Limerick is a flourishing artistic hub, with many creatives inspired by the city due to its vibrant residencies and an internationally renowned art college.
Artist and educator Jim Furlong takes inspiration from the city. A resident of James Street Studios, the painter often sketches from life to produce his critically acclaimed work.
He continues to produce art in his studio, however the deserted streets are lacking the inspiration his work usually thrives on.
Despite art often being assumed as solitary, Jim’s inspirations are firmly rooted in community and people are an important component of his creative process.
“Doing the work can be solitary but finding stimulus and your ideas would take root in a community and be influenced by other people, a two-pronged thing- one solitary, and one very social,” said Jim.
Jim is originally from Worthing, Sussex. After working as a sign writer for years, he returned to education in the Limerick College of Art and Design and developed his distinctive style of using charcoal to create pop art-inspired portraiture.
He graduated with a First Class Honours degree and was the recipient of the 2016 Tom Fox Painting Award, an annual accolade bestowed on an outstanding graduate of that programme.
He also received The Revenue Commissioners Innovation Prize and his work has been purchased by the Irish State Collection, with his critically acclaimed exhibitions exploring themes of masculinity, popular culture, and alienation.
Jim now shares his expertise as a teacher, renowned for his engaging art lessons at the Limerick College of Further Education (LCFE).
His night classes cater from beginner to advanced level, with many students returning each term to expand their knowledge and learn from their fellow classmates.
“I really miss the art classes because I have always enjoyed them and the people I have met.
When you join a class, there is a group dynamic where everyone comments on each other’s work,” noted Jim.
Despite being a highly technical artist, his ethos is to make art as accessible as possible to anyone interested in learning.
“I see myself much more as a facilitator in creating a comfortable and stimulating environment rather than a big job pouring loads of water into small glasses.”
The educator believes social engagement in classes is a key to the creative process that often provides a much needed outlet to people.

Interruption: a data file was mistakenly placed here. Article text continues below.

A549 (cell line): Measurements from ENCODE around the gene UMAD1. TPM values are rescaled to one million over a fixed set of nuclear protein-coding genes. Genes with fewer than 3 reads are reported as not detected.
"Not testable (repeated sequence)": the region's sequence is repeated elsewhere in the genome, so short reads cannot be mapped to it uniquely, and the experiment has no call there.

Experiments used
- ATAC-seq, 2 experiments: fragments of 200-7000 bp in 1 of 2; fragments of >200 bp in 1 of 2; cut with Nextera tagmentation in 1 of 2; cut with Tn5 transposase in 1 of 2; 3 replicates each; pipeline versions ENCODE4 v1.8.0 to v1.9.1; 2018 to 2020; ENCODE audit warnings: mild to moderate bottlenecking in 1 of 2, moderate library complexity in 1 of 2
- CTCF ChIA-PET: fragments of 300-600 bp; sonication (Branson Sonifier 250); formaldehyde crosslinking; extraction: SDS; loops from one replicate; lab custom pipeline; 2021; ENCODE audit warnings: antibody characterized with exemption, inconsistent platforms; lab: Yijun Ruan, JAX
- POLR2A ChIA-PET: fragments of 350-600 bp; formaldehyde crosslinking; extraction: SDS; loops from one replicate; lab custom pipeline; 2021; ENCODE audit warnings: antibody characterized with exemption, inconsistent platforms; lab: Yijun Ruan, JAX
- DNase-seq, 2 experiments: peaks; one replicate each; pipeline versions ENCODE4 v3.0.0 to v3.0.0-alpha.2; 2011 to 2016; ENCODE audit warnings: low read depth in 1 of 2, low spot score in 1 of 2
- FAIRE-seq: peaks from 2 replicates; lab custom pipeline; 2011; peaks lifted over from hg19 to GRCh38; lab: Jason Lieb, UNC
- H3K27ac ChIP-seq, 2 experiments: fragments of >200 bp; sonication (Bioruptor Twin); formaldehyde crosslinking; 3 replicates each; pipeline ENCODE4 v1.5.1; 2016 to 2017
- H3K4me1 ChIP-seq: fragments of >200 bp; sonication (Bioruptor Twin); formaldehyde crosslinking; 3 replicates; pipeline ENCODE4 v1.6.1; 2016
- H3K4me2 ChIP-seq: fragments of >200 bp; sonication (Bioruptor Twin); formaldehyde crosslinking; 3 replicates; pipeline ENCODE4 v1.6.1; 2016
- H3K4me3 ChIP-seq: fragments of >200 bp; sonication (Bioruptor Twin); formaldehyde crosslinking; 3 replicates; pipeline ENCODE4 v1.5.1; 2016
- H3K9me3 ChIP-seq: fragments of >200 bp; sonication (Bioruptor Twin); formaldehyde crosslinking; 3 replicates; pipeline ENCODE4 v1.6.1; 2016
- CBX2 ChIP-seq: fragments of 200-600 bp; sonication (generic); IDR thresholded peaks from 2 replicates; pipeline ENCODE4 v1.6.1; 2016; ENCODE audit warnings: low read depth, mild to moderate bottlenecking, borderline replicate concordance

“Much as the same way as you would go jogging with necessarily entering any sporting events, you do it for your wellbeing it’s much the same thing,” Jim said. “I get a satisfaction out of opening new avenues for people creatively that they wouldn’t necessarily be aware that they did have.”
Art classes provide a means of two-way communication for Jim, with students often inspired by their creative classmates.
The dynamic range of attendees often takes up different mediums inspired by their peers and nurtures friendships with like-minded creatives.
“You view art in a certain way, through a particular lens, and then when you meet other people they expose you to a different way of looking at it,” said Jim.
While the restrictions have postponed the classes for now, the benefits of attending a night course in art are endless.
“I think an art class creates a feeling that when you are gathered with a people of like-minds, you feel that what you are doing is important and necessary because you see the ideas and results of creativity,” said Jim. “It creates an importance to what you are doing.”
The skilled painter continues to work on his own personal projects while also looking forward to returning as an educator.
When the art classes resume, Jim hopes to continue encouraging his students in the process of creating without being deterred by critics.
“I feel very passionate about art, but I’m not so interested in creating the fantastic masterpiece,” said Jim. “I’m more interested in people using art and painting as a means of enhancing their life.”